About the content
How can we use computers to create expressive, compelling music? And how can we write computer software to help us create and organize sounds in new ways? This course provides a hands-on introduction to the field of music technology as both a creative musical practice and an interdisciplinary technical research pursuit. Students will be able to compose music in digital audio workstation software using both audio and symbolic representations; to write code to algorithmically generate music, analyze sound, and design sound; and to describe the essential theory and history behind these activities as well as their connection to cutting-edge computer music research. Through the exploration of topics such as acoustics, psychoacoustics, digital sound, digital signal processing, audio synthesis, spectral analysis, algorithmic composition, and music information retrieval, we will explore the deep relationships between art and science, between theory and practice, and between experimental and popular electronic music. We will learn about these topics in the context of digital audio workstation (DAW) software, the multi-track editing paradigm that has been dominant in music production since the 1980s. As we learn about the foundations behind such software, we will use this knowledge to more effectively create music with it, and we will also write a series of short software programs that extend the software’s ability to manipulate, transform, and analyze sound.
- Week 1 - Module 1: Introduction and the Basics of Sound
The first module provides an introduction to the course and lessons in acoustics, psychoacoustics, timbre, digital representation of sound, and spectral representation of sound.
- Week 2 - Module 2: Digital Audio Workstations
This module will look at DAW history and key features, music representation, recording and editing audio in a DAW, effects and automations, and aesthetic context.
- Week 3 - Module 3: Working With MIDI
In this module we will take a look at MIDI specification (history, structure, limitations), real and virtual MIDI devices, and MIDI sequencing in the DAW. The module concludes with the first of two peer reviewed assignments, in which students create a multi-tr...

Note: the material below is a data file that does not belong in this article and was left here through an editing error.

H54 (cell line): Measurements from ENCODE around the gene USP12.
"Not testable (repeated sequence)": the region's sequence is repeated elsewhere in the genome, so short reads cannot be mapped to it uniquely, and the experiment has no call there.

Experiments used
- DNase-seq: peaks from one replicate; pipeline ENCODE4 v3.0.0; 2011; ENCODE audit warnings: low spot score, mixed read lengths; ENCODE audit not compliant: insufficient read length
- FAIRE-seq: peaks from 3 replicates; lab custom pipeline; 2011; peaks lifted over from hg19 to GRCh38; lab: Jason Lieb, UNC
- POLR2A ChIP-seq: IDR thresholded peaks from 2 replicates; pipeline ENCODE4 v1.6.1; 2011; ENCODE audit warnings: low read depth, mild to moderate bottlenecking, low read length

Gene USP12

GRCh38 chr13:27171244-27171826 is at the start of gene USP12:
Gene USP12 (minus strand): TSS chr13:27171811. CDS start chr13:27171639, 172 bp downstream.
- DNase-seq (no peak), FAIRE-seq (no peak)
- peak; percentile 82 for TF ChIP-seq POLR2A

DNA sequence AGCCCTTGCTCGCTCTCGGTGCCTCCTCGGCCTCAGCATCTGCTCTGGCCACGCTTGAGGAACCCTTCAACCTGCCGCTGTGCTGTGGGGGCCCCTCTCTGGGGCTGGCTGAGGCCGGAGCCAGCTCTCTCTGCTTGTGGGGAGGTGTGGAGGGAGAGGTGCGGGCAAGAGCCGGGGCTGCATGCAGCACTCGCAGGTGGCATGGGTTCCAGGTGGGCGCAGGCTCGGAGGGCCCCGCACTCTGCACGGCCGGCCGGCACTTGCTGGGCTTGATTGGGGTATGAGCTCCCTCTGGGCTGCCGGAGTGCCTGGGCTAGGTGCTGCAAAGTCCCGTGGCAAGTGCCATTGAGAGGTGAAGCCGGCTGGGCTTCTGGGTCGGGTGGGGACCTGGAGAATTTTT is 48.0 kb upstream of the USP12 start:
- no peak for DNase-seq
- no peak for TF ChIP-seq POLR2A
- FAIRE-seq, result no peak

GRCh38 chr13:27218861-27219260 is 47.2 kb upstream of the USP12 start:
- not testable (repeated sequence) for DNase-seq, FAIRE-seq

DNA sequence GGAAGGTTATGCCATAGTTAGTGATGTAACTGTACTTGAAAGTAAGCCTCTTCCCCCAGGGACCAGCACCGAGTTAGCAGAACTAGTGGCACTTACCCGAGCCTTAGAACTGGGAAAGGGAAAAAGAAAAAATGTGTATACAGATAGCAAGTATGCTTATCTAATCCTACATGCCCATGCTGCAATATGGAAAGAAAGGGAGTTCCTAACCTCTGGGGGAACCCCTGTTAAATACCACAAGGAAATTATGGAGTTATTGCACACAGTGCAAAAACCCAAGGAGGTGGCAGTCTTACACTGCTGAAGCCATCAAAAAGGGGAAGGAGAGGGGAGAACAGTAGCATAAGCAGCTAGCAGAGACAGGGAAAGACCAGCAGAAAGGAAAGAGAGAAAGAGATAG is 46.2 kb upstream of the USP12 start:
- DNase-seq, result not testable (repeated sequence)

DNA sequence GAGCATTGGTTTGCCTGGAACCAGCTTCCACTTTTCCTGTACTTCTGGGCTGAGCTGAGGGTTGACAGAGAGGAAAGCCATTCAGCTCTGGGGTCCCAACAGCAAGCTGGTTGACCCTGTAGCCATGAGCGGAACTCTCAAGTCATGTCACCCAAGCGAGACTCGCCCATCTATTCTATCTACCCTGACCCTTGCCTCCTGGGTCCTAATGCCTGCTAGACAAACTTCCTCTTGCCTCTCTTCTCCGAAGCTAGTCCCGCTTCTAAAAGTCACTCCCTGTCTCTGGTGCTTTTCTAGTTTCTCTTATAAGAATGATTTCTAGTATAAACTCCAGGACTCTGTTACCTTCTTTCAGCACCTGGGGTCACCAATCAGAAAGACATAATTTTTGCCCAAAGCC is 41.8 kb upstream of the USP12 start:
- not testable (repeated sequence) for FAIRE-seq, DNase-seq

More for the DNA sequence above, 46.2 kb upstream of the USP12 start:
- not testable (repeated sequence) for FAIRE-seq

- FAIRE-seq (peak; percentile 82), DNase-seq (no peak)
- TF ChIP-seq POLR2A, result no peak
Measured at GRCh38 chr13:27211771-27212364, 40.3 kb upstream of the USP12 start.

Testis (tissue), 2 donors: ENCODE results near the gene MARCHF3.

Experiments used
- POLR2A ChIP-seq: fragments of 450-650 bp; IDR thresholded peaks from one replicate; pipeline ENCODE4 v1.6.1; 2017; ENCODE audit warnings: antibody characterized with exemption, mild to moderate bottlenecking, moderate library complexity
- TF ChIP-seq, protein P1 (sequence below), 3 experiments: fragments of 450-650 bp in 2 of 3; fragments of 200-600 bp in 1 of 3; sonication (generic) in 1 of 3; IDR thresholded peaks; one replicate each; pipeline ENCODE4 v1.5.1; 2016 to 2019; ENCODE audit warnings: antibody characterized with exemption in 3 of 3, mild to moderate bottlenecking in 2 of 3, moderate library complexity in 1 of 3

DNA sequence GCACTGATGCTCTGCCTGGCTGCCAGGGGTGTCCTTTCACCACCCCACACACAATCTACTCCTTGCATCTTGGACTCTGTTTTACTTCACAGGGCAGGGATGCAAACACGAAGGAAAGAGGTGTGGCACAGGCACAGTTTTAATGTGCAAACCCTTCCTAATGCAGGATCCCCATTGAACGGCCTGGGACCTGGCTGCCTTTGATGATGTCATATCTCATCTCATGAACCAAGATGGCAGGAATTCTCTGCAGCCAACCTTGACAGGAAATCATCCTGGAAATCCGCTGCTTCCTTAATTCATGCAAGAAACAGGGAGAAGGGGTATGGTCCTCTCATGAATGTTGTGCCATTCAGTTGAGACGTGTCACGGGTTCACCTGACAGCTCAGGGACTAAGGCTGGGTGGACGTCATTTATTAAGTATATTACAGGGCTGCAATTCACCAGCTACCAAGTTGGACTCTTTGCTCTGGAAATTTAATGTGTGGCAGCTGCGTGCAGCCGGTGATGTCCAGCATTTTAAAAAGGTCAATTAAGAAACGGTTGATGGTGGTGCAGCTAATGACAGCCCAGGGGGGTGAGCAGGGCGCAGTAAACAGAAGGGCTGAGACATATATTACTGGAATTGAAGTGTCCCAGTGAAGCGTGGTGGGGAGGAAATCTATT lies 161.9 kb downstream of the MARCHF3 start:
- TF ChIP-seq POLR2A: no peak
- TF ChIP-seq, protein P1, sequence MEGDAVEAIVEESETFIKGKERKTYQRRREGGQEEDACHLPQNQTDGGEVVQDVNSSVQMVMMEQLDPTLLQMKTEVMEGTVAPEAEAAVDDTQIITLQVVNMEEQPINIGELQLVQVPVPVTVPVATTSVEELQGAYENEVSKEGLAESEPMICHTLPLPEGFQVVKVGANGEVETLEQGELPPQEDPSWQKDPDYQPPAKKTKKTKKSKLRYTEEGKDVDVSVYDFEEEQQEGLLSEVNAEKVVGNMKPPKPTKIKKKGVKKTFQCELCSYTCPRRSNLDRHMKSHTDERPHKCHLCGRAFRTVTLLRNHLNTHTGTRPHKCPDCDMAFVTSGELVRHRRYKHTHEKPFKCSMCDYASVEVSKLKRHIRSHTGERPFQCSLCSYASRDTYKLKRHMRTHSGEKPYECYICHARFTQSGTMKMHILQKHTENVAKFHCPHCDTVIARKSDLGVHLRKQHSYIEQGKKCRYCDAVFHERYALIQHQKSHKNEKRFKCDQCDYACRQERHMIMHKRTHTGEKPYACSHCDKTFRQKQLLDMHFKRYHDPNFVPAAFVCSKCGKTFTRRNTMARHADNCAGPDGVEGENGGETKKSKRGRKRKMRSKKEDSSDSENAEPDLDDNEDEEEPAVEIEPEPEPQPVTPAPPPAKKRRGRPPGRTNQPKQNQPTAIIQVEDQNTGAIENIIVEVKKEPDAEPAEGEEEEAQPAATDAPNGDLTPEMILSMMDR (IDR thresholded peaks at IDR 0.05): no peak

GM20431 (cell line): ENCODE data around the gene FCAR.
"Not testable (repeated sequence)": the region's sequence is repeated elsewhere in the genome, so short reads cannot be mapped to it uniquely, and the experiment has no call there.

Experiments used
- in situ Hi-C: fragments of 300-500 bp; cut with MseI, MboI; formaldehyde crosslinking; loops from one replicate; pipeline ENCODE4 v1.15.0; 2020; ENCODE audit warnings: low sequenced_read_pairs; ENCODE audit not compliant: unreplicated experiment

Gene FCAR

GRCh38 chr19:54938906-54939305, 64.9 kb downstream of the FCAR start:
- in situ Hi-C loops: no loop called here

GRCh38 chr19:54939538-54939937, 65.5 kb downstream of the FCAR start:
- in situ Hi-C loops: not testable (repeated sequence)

- Week 4 - Module 4: Algorithmic Composition Basic Techniques
In this module students will learn the basics of Python programming and the EarSketch API and the history and practice of algorithmic composition.
- Week 5 - Module 5: Algorithmic Composition Advanced
This module looks at more advanced topics in algorithmic programming for music including stochastic composition, chance music, process music, and modeling.
- Week 6 - Module 6: Future Directions
This module will help students by describing the core research areas in computer music and their future directions. We will explore music information retrieval, live coding, machine musicianship, new musical interfaces, mobile music, and networked music.
- Dr. Jason A. Freeman, Professor
School of Music
The Georgia Institute of Technology, also known as Georgia Tech or GT, is a co-educational public research university located in Atlanta, Georgia, USA. It is part of the wider University System of Georgia network. Georgia Tech has offices in Savannah (Georgia, USA), Metz (France), Athlone (Ireland), Shanghai (China), and Singapore.
Georgia Tech's reputation is built on its engineering and computer science programmes, which are among the best in the world5,6. The range of courses on offer is complemented by programmes in the sciences, architecture, humanities and management.
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